Released on January 8, 2015 (Headroom-Inc)
02. In An Instant
03. The Enemy
04. Shake It Off
05. Come On Free
06. I’m All In
07. Stand Tall
08. Up (You Turn Me)
10. Time For The Payment
Richie Kotzen – all vocals and instruments
August Eve Kotzen – piano (9)
Dug Pinnick – vocals (6)
Billy Sheehan – vocals (7)
Mike Bennett – percussion (4)
Elisabetta Sheehan – additional voices (7)
Julia Lage – background vocals (2,7,8)
Produced and recorded by Richie Kotzen.
Mastered by David Donnelly.
Another year brings another chunk of music from Richie Kotzen, the undervalued guitar virtuoso who finally got some wider exposure thanks to the largely successfulWinery Dogs project (together with former Dream Theater drummer Mike Portnoy and bassist Billy Sheehan, who needs no introduction).
The cool thing about Kotzen, apart from his crafty musicianship, is that he never delivers two similar sounding albums in a row. While his previous release 24 Hours had a strong funk influence, it was more or less a hard rock record — however his twentieth solo effort, Cannibals, is almost entirely funk rock. The rhythm guitars are very sparse on this album, with only a handful of Kotzen‘s delicious trademark finger-pick solos to be found — instead the bass lines and ’70s styled Hammond keyboards are dominant. The vocals however show Kotzen in his best form yet, as he hits the high notes with ease and delivers a feel that could give Robert Plant a run for his money (and that’s no overstatement).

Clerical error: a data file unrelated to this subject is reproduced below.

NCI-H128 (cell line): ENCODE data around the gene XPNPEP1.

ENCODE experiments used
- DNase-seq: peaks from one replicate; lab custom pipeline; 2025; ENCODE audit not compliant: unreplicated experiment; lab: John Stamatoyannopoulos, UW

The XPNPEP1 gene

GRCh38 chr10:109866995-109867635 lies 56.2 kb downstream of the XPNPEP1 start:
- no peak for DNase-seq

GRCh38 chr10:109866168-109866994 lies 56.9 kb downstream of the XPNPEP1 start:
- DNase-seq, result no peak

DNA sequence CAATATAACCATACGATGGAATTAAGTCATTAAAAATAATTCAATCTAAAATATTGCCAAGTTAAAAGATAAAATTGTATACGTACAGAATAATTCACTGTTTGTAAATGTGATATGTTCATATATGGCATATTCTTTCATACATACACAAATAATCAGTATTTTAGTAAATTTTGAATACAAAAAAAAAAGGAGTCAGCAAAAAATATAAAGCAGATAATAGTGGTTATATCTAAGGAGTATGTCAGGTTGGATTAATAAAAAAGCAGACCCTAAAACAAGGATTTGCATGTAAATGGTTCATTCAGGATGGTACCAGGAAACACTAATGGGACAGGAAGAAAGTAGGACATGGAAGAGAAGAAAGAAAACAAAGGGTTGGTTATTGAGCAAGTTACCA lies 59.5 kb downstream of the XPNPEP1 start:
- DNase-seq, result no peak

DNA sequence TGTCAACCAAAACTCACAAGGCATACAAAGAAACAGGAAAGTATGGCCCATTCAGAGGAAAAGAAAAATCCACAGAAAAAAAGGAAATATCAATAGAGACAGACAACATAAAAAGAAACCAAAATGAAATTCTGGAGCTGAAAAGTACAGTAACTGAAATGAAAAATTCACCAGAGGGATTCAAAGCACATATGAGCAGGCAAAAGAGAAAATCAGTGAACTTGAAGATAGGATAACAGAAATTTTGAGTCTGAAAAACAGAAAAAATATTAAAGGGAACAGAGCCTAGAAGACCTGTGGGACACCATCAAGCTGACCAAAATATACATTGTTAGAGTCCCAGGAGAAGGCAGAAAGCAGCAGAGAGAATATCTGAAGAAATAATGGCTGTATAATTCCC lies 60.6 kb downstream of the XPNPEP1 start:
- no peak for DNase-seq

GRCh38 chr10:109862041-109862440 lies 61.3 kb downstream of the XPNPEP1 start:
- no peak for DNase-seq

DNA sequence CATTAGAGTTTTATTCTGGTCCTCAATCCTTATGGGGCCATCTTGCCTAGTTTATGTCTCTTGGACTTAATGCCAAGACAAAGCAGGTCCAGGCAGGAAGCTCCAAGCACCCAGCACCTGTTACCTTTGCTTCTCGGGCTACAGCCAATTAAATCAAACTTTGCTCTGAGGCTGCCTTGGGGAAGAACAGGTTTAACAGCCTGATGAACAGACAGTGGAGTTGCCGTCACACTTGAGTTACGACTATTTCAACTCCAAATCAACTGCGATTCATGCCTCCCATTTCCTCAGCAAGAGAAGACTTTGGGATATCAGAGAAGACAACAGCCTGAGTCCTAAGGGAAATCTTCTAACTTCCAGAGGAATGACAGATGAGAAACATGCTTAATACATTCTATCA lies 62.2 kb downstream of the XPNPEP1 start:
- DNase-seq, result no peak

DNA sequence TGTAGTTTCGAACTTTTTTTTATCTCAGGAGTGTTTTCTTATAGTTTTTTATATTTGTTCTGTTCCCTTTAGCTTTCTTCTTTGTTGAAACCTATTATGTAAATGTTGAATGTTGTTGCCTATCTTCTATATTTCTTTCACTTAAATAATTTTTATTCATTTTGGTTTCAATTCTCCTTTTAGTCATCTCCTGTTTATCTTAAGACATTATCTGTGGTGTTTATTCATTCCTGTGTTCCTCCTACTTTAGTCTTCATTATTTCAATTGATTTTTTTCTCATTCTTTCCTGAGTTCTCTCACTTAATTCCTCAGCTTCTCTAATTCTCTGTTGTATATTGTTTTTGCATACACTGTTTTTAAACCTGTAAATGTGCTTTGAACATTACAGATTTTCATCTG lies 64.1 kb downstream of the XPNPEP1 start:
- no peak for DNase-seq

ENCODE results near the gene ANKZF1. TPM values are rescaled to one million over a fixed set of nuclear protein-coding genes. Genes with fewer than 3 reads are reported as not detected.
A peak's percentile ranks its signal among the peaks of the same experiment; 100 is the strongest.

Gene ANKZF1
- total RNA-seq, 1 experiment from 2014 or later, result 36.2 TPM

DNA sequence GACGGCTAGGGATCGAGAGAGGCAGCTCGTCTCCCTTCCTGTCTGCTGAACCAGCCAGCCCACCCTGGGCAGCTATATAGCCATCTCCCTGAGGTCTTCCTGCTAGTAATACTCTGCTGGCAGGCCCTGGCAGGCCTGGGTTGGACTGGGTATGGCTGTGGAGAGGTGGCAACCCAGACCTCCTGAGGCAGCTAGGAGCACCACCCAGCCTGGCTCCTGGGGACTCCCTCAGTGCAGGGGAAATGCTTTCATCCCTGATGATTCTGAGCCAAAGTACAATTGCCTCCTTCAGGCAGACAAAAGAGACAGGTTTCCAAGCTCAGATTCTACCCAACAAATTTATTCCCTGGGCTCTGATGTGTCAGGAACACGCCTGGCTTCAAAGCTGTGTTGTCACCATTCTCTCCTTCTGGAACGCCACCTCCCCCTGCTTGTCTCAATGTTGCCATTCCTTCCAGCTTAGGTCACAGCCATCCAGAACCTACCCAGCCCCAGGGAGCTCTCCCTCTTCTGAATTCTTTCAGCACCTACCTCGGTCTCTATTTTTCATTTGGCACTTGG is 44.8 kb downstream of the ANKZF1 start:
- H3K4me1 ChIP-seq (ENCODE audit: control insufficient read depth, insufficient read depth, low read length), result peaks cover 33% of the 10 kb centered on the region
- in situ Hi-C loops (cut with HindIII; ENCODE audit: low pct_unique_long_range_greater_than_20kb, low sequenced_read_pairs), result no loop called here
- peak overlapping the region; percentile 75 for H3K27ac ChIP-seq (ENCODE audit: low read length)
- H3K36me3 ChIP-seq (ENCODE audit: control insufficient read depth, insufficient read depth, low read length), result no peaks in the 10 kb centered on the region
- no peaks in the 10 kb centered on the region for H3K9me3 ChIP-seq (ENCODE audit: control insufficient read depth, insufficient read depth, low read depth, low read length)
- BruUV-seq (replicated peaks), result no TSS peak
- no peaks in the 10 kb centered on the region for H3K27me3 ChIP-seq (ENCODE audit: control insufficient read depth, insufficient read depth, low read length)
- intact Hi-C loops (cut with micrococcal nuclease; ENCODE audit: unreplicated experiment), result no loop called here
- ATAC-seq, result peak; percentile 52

In some ways, Cannibals reminds me of Kotzen‘s long forgotten Wilson Hawk project, which resulted in more of a ballad dominated album than anything he had previously released. The same situation occurs here, as some songs on this album, like “Come On Free” and “Time For The Payment”, would feel at home among Lionel Richie‘s catalogue. Among the standouts on Cannibals are the title track, which shows that Kotzen can handle bass with the same mastery he does a 6-string, “Stand Tall”, which brings back the fuzz sound of his heavily electronic 2001 effort Slow, and “Shake It off”, which starts with a bongo intro and then continues with a tasty funk-rock groove. My favorite track on the album however is the killer piano ballad “You”, which Kotzen wrote together with his daughter and where the guitar whizz uses no guitar at all, instead the solo is executed on a Theremin.
As stated before, Cannibals is a very different album compared to what Kotzen has previously recorded — the main difference being the strong move away from guitar and towards keyboards and bass. This is not really hard rock, or even a guitar rock record, but rather a funk and soul album. It seems to me that Kotzen wanted to push the envelope this time around so he isn’t seen only as a rock guitarist. However this versatility may not appeal to his core fan-base and some people might avoid this album simply because it’s not really rock music. Personally, I am a little disappointed with the lack of stronger guitar-driven material on Cannibals — then again, 2015 will see a new Winery Dogs release, so Kotzen may be holding on to the rock oriented songs for that upcoming album.
If you are not 100% focused on rock, and don’t mind an ample amount of funk n’ soul once in a while, feel free to treat yourself to Richie Kotzen‘s new album. You will definitely be surprised… and you might even enjoy it.
Reviewed by Fat Peter for Sleaze Roxx, February 2015